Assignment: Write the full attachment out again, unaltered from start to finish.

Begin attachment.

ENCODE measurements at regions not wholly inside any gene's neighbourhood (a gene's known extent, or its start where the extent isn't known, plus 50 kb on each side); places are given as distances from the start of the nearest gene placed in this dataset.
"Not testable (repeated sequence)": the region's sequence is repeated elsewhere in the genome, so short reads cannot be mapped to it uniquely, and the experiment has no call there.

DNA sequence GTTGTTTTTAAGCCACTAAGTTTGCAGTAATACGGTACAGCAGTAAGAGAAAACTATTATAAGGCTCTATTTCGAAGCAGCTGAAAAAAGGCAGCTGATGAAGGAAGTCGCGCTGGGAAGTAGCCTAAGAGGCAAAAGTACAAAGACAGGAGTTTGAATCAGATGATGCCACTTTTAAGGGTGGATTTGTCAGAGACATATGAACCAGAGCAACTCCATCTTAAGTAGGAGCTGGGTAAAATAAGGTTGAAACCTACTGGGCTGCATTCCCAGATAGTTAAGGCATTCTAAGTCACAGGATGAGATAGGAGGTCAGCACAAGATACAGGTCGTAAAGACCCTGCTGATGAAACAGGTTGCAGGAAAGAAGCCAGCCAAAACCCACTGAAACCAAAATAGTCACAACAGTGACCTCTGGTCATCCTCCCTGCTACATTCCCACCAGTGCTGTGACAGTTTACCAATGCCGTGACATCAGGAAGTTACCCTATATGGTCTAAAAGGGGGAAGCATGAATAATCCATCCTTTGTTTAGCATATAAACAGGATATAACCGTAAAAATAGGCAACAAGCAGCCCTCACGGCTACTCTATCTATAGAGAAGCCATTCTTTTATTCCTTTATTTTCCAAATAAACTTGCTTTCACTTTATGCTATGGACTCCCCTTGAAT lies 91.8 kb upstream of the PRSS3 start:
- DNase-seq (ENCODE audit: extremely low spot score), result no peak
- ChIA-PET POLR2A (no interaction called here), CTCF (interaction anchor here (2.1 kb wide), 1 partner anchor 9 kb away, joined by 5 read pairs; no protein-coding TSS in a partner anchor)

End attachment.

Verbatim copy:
ENCODE measurements at regions not wholly inside any gene's neighbourhood (a gene's known extent, or its start where the extent isn't known, plus 50 kb on each side); places are given as distances from the start of the nearest gene placed in this dataset.
"Not testable (repeated sequence)": the region's sequence is repeated elsewhere in the genome, so short reads cannot be mapped to it uniquely, and the experiment has no call there.

DNA sequence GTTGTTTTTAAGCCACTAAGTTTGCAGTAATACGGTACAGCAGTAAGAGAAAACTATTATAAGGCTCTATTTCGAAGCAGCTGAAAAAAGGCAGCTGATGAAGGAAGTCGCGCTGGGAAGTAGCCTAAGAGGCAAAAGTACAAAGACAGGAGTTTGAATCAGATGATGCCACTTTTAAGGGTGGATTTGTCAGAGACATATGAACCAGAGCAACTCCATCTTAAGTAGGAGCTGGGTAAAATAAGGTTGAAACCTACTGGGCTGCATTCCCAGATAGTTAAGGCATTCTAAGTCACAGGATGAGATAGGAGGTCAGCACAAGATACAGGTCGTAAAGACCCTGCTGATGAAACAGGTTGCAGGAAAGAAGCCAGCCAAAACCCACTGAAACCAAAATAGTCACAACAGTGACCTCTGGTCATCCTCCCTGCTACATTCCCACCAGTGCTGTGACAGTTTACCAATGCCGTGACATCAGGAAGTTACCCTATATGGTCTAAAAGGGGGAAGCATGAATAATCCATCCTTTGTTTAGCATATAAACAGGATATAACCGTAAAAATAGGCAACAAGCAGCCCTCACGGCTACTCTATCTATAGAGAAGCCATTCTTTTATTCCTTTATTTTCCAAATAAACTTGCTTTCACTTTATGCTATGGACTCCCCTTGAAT lies 91.8 kb upstream of the PRSS3 start:
- DNase-seq (ENCODE audit: extremely low spot score), result no peak
- ChIA-PET POLR2A (no interaction called here), CTCF (interaction anchor here (2.1 kb wide), 1 partner anchor 9 kb away, joined by 5 read pairs; no protein-coding TSS in a partner anchor)